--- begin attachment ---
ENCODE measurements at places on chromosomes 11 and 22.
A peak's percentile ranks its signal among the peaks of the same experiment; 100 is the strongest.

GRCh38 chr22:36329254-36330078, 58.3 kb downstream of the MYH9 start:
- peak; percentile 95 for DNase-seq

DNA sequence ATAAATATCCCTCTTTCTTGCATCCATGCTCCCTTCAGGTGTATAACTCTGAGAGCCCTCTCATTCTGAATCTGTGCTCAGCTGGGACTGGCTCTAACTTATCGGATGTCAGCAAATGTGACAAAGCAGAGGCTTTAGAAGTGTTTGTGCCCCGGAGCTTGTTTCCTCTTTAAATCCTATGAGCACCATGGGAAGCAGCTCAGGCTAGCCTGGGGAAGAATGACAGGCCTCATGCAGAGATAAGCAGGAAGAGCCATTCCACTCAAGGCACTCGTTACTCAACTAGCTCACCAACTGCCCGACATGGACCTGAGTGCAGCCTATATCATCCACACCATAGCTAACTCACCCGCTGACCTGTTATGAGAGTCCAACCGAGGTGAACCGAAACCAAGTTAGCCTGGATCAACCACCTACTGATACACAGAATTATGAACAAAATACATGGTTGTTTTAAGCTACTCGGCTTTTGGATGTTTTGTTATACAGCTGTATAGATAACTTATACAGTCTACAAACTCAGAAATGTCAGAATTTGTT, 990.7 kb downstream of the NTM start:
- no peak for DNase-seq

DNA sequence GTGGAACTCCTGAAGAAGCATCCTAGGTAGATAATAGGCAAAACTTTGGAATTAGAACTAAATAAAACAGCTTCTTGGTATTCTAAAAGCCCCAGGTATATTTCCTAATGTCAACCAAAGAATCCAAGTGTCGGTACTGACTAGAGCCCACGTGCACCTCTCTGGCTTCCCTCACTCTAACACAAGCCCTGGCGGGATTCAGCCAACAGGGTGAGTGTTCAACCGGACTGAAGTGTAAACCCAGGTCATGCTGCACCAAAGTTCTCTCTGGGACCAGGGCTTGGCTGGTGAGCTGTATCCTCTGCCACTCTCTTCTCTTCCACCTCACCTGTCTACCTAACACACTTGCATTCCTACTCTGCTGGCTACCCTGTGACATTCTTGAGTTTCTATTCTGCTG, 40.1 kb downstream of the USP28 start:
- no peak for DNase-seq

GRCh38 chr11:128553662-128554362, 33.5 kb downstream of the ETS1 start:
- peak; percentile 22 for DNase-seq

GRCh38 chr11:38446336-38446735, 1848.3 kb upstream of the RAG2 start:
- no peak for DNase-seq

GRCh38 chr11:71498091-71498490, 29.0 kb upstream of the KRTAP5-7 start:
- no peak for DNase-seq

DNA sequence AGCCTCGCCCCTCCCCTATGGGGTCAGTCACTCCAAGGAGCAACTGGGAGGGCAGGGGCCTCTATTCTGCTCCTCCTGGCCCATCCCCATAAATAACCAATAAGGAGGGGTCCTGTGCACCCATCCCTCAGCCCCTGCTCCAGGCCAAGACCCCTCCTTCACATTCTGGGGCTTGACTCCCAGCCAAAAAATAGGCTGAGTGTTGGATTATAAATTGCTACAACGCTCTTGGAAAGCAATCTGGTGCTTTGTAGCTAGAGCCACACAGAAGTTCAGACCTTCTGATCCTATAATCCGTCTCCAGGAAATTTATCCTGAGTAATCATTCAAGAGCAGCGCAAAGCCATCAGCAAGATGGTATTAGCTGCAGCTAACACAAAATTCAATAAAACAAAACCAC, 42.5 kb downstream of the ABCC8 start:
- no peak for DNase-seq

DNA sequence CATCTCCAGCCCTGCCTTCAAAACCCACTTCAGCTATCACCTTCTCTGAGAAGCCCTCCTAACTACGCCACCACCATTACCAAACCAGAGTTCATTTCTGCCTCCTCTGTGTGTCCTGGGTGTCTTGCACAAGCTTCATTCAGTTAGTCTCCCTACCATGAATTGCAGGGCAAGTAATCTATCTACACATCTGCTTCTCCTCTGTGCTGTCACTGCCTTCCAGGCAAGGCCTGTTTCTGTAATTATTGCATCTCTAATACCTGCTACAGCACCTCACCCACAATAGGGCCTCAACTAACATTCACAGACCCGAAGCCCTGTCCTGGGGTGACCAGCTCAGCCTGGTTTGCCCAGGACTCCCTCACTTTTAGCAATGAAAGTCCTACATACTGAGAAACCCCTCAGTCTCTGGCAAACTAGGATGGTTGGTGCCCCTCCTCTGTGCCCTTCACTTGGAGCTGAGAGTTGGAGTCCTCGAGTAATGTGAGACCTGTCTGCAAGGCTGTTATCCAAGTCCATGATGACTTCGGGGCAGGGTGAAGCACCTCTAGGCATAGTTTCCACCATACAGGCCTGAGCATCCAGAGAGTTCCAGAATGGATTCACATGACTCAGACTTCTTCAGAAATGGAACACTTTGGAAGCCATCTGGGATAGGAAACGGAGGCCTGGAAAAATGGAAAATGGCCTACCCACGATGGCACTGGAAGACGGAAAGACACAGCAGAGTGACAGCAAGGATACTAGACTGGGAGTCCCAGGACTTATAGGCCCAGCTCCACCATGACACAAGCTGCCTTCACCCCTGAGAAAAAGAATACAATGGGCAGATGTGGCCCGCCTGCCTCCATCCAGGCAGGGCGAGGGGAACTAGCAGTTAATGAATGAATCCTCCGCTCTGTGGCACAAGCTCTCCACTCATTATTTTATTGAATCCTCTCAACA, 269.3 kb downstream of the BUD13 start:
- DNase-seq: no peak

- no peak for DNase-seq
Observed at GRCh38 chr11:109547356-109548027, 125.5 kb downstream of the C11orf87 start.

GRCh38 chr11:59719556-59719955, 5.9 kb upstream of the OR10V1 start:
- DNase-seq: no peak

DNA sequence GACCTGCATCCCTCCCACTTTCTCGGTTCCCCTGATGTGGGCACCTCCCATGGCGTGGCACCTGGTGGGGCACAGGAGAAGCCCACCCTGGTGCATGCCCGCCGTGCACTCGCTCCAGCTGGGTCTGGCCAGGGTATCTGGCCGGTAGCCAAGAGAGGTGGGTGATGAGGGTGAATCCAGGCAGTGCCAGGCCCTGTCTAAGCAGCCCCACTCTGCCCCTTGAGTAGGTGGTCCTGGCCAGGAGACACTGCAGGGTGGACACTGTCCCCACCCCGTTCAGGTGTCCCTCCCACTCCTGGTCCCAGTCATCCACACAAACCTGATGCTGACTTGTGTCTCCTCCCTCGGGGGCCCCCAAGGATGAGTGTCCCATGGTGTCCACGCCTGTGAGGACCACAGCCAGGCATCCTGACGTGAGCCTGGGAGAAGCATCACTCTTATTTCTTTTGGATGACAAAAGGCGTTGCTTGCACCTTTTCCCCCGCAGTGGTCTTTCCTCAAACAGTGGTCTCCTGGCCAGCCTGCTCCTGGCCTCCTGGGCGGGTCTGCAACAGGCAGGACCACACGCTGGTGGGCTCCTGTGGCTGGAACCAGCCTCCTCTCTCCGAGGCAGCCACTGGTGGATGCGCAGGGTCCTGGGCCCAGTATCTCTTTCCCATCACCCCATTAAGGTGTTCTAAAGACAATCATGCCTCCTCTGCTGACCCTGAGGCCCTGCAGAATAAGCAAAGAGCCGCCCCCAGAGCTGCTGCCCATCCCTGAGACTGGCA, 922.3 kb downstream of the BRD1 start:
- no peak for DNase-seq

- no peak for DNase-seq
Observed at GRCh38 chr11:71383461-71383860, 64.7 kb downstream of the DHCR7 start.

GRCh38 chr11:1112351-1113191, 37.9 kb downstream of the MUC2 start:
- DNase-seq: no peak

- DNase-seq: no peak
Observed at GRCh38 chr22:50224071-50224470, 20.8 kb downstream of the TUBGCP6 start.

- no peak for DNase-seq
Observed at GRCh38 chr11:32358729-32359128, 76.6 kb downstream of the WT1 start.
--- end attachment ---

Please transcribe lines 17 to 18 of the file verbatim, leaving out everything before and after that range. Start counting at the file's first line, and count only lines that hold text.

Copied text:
DNA sequence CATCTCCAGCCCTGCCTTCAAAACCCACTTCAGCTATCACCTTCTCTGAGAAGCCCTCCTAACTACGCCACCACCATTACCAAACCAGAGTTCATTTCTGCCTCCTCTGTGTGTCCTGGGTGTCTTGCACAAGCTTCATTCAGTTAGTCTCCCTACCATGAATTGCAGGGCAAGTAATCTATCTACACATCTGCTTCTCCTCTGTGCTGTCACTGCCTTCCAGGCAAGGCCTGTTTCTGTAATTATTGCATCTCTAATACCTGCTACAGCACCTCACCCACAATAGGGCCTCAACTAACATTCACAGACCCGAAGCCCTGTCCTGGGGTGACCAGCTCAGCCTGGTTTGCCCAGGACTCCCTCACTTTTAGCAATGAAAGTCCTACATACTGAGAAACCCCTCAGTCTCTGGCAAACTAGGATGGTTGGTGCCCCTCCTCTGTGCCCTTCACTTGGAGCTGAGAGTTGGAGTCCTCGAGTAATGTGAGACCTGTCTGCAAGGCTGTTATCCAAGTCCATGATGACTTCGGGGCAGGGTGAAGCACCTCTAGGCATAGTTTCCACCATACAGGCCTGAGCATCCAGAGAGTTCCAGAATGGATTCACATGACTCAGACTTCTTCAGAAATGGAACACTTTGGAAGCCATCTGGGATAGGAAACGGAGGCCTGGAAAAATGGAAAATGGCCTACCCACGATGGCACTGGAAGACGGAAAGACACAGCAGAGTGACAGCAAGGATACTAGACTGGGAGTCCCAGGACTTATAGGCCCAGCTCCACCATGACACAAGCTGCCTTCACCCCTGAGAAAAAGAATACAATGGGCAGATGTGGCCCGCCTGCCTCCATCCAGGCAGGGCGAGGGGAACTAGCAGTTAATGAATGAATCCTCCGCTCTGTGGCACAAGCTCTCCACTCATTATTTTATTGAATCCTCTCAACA, 269.3 kb downstream of the BUD13 start:
- DNase-seq: no peak